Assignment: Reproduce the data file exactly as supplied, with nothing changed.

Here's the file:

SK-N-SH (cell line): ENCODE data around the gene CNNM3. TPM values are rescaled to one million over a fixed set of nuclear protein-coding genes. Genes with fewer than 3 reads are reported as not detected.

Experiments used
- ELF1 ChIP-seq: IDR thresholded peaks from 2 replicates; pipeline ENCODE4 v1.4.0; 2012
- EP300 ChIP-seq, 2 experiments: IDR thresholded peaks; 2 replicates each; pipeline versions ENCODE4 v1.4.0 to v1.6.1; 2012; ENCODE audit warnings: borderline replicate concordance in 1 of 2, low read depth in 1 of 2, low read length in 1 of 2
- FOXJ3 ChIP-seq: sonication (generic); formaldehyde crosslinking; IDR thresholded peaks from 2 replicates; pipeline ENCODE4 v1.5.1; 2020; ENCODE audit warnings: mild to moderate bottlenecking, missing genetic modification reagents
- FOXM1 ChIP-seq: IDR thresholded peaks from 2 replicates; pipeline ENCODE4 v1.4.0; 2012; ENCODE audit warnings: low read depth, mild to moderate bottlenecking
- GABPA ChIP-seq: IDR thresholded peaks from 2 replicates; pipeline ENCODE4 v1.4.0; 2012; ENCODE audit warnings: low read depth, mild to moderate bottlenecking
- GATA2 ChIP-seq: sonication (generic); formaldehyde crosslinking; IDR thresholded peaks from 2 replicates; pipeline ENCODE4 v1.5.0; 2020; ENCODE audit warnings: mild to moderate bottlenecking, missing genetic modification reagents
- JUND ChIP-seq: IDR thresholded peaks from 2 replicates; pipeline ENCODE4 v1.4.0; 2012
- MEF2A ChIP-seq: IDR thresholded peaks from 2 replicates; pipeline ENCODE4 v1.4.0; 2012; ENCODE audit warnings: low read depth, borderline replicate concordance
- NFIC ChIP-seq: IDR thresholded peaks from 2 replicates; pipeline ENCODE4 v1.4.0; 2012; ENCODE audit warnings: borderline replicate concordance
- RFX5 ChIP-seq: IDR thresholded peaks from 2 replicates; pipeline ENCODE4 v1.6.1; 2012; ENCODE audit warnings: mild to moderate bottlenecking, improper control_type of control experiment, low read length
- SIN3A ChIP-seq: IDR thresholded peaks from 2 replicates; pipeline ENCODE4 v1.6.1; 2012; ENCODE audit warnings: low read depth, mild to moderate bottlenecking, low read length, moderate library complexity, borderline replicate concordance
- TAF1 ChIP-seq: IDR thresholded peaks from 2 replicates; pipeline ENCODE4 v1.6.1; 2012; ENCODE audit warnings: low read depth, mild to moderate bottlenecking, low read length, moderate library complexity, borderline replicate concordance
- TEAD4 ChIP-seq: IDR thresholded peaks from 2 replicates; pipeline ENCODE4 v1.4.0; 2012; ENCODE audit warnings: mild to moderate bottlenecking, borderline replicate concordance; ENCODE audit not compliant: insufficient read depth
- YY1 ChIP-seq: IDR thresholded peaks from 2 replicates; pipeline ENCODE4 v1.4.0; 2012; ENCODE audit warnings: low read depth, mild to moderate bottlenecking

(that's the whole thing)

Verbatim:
SK-N-SH (cell line): ENCODE data around the gene CNNM3. TPM values are rescaled to one million over a fixed set of nuclear protein-coding genes. Genes with fewer than 3 reads are reported as not detected.

Experiments used
- ELF1 ChIP-seq: IDR thresholded peaks from 2 replicates; pipeline ENCODE4 v1.4.0; 2012
- EP300 ChIP-seq, 2 experiments: IDR thresholded peaks; 2 replicates each; pipeline versions ENCODE4 v1.4.0 to v1.6.1; 2012; ENCODE audit warnings: borderline replicate concordance in 1 of 2, low read depth in 1 of 2, low read length in 1 of 2
- FOXJ3 ChIP-seq: sonication (generic); formaldehyde crosslinking; IDR thresholded peaks from 2 replicates; pipeline ENCODE4 v1.5.1; 2020; ENCODE audit warnings: mild to moderate bottlenecking, missing genetic modification reagents
- FOXM1 ChIP-seq: IDR thresholded peaks from 2 replicates; pipeline ENCODE4 v1.4.0; 2012; ENCODE audit warnings: low read depth, mild to moderate bottlenecking
- GABPA ChIP-seq: IDR thresholded peaks from 2 replicates; pipeline ENCODE4 v1.4.0; 2012; ENCODE audit warnings: low read depth, mild to moderate bottlenecking
- GATA2 ChIP-seq: sonication (generic); formaldehyde crosslinking; IDR thresholded peaks from 2 replicates; pipeline ENCODE4 v1.5.0; 2020; ENCODE audit warnings: mild to moderate bottlenecking, missing genetic modification reagents
- JUND ChIP-seq: IDR thresholded peaks from 2 replicates; pipeline ENCODE4 v1.4.0; 2012
- MEF2A ChIP-seq: IDR thresholded peaks from 2 replicates; pipeline ENCODE4 v1.4.0; 2012; ENCODE audit warnings: low read depth, borderline replicate concordance
- NFIC ChIP-seq: IDR thresholded peaks from 2 replicates; pipeline ENCODE4 v1.4.0; 2012; ENCODE audit warnings: borderline replicate concordance
- RFX5 ChIP-seq: IDR thresholded peaks from 2 replicates; pipeline ENCODE4 v1.6.1; 2012; ENCODE audit warnings: mild to moderate bottlenecking, improper control_type of control experiment, low read length
- SIN3A ChIP-seq: IDR thresholded peaks from 2 replicates; pipeline ENCODE4 v1.6.1; 2012; ENCODE audit warnings: low read depth, mild to moderate bottlenecking, low read length, moderate library complexity, borderline replicate concordance
- TAF1 ChIP-seq: IDR thresholded peaks from 2 replicates; pipeline ENCODE4 v1.6.1; 2012; ENCODE audit warnings: low read depth, mild to moderate bottlenecking, low read length, moderate library complexity, borderline replicate concordance
- TEAD4 ChIP-seq: IDR thresholded peaks from 2 replicates; pipeline ENCODE4 v1.4.0; 2012; ENCODE audit warnings: mild to moderate bottlenecking, borderline replicate concordance; ENCODE audit not compliant: insufficient read depth
- YY1 ChIP-seq: IDR thresholded peaks from 2 replicates; pipeline ENCODE4 v1.4.0; 2012; ENCODE audit warnings: low read depth, mild to moderate bottlenecking